Sitting on the Grass

I’m getting more efficient at mowing the large expanse of grass we have with the small domestic electric mower we bought with us from the previous house. Exhausted after the latest mowing session, I took a minute to have a good sit down in the middle of the lawn.

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This is a treat, I don’t get to do this very often, mainly because the ground is so wet and drains so slowly that I would end up with wet pants even a week after light drizzle. When I do manage to get a cat’s eye view of the garden, I feel as though I am sat surrounded by parkland, the large swathe of sloping grass that runs from the patio, down the length of the garden to the trees at the back evoke old memories of going to parks to sit and have picnics. In my younger days I used to live minutes from a large suburban park, which is probably where this feeling comes from.

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Looking towards the trees at the back shows an area that’s perfect for a woodland style garden, if only there wasn’t that eight foot pile of rubbish and several discard/compost heaps to deal with first.

I do have grand plans for the back of the garden, but that’s where the majority of the restoration work will be needed. I am generally restoring/working/gardening from the house and sweeping systematically along towards the back so it could be some time before I reach the trees. Until then I can continue to occasionally sit on the grass and simply imagine what it all might look like in years to come.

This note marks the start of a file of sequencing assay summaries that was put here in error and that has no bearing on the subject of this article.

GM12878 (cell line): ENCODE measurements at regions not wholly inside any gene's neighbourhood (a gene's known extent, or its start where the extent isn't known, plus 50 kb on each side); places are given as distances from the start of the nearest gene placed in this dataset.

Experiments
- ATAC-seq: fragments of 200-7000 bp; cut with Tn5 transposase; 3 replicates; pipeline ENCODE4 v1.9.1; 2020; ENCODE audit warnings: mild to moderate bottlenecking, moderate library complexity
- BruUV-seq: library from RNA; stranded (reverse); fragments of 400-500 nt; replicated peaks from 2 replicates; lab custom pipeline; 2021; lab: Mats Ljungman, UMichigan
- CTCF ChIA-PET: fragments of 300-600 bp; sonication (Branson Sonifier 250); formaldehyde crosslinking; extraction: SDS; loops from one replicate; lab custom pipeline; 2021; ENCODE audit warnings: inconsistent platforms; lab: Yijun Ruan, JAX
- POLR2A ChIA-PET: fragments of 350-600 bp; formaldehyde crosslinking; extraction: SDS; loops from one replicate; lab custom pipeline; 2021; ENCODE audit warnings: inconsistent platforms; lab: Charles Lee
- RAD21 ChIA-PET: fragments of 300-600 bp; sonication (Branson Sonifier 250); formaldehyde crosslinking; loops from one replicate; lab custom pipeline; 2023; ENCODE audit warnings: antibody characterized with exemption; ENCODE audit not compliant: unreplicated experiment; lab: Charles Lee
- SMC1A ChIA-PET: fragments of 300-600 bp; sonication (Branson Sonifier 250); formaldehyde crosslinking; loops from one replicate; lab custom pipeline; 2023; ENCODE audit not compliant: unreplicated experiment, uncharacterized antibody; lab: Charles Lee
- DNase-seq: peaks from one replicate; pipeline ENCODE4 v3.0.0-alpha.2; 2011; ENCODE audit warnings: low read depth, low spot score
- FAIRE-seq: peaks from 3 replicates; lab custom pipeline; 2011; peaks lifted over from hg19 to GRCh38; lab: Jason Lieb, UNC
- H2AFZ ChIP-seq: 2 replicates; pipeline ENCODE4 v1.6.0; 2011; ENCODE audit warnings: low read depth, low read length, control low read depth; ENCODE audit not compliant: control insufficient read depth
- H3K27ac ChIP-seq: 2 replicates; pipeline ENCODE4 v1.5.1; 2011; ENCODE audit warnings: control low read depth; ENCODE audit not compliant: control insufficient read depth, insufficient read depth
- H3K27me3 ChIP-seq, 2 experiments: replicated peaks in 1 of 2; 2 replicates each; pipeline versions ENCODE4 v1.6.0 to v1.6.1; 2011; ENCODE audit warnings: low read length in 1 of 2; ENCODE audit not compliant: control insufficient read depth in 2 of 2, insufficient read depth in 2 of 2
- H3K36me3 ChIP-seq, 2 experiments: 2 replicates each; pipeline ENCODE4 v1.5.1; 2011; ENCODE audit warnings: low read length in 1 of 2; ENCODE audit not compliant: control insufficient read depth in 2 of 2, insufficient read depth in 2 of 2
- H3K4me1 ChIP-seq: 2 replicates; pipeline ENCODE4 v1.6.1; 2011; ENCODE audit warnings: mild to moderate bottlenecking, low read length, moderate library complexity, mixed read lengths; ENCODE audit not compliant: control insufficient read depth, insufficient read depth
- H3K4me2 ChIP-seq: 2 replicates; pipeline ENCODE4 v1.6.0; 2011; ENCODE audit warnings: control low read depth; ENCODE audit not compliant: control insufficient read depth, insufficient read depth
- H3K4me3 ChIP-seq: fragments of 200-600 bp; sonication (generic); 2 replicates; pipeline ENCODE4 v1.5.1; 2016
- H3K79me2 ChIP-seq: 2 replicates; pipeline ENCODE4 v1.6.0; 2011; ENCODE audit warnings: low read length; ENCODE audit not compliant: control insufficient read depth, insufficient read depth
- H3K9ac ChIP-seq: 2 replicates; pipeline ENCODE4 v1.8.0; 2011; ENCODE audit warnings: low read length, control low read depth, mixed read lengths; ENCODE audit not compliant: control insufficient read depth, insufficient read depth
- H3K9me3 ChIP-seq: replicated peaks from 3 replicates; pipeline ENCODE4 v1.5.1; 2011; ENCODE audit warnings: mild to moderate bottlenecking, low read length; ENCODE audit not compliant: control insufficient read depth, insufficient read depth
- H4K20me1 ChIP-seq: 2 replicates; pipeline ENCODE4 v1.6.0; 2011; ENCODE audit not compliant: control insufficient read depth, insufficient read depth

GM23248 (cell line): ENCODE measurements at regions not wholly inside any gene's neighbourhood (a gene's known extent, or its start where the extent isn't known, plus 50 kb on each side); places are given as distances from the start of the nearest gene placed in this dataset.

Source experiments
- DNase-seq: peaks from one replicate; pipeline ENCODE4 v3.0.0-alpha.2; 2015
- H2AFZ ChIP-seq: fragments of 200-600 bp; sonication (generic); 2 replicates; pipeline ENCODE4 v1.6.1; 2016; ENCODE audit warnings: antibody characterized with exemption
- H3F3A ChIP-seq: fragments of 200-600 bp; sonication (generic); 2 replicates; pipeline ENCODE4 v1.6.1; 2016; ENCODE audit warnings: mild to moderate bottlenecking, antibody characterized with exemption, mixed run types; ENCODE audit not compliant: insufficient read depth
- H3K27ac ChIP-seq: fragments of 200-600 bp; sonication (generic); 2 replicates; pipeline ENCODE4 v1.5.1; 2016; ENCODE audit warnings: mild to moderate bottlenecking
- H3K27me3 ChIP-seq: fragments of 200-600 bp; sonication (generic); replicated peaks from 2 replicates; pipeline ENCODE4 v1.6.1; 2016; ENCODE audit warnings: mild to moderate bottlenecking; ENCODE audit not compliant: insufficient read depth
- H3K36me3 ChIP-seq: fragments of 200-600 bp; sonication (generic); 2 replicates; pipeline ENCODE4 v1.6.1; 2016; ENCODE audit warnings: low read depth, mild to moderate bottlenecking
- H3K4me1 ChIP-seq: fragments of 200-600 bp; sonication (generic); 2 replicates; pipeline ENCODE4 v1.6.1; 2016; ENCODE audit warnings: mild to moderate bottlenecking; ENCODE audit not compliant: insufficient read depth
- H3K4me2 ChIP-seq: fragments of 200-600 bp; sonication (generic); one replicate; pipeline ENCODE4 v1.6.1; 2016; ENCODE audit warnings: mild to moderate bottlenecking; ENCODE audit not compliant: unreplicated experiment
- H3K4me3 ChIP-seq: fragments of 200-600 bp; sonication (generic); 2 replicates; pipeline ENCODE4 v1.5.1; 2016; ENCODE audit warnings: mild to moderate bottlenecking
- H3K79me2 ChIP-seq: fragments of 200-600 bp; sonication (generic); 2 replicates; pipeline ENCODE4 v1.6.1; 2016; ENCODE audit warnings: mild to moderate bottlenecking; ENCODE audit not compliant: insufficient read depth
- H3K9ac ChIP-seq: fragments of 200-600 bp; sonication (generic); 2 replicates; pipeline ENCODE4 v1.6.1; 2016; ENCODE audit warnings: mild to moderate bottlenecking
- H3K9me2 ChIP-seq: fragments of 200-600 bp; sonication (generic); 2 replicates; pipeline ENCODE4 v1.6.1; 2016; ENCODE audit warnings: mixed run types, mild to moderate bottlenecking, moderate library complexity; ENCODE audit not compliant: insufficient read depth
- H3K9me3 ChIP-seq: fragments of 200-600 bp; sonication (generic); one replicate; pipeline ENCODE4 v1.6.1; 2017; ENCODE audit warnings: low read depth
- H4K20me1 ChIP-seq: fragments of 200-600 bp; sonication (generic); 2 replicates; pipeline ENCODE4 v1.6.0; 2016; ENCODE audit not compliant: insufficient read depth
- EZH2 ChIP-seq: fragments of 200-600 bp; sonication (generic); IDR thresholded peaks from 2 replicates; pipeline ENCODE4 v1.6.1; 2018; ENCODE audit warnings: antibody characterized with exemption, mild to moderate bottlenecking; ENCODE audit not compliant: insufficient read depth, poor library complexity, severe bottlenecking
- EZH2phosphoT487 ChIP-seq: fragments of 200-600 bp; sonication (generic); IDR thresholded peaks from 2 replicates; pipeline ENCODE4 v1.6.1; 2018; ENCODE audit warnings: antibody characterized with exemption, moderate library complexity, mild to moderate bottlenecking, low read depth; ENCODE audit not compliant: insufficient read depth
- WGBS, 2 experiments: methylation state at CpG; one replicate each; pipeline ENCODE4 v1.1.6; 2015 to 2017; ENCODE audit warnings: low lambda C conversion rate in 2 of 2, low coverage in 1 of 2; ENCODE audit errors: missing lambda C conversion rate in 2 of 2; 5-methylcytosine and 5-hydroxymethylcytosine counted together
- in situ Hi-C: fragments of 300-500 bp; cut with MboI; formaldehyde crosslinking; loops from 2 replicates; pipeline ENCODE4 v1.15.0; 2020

14 Comments


  1. There are years of hard work but also of pleasure lined up! It looks like a wonderful place. You are lucky to have such a garden in an urban area! It will be interesting to follow the evolution of your new garden.

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    1. Hi Alain, thank you. I did have a much smaller garden than this previously in which I did a similar transformation over the five years I was there. I am now coming to this much larger garden and having to start from scratch again but I now have experience to help me.

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  2. You have such a deep lot! So much potential. What is that giant shrub in the grass? Are you going to keep it?

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    1. Hi Tammy, it is pretty long. On the grass I am actually sat just less than halfway down, because it gets messy at the far end, it looks shorter than it actually is. The shrub in the grass is actually a mass of rambling rose (single, climbing/rambler, unknown), camellia, honeysuckle, sycamore seedlings, carex grass, crocosmia, kniphofia and and several unknown tree seedlings! That’s another spot that I can feel my attention is about to glare upon.

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    1. Hi Jason, I do plan to eventually get rid of it by various means, mainly just by letting it rot down then digging it into the new borders. There was another similar pile in front of the patio that I reduced to chips using a shredder, that’s now on a make-shift compost heap.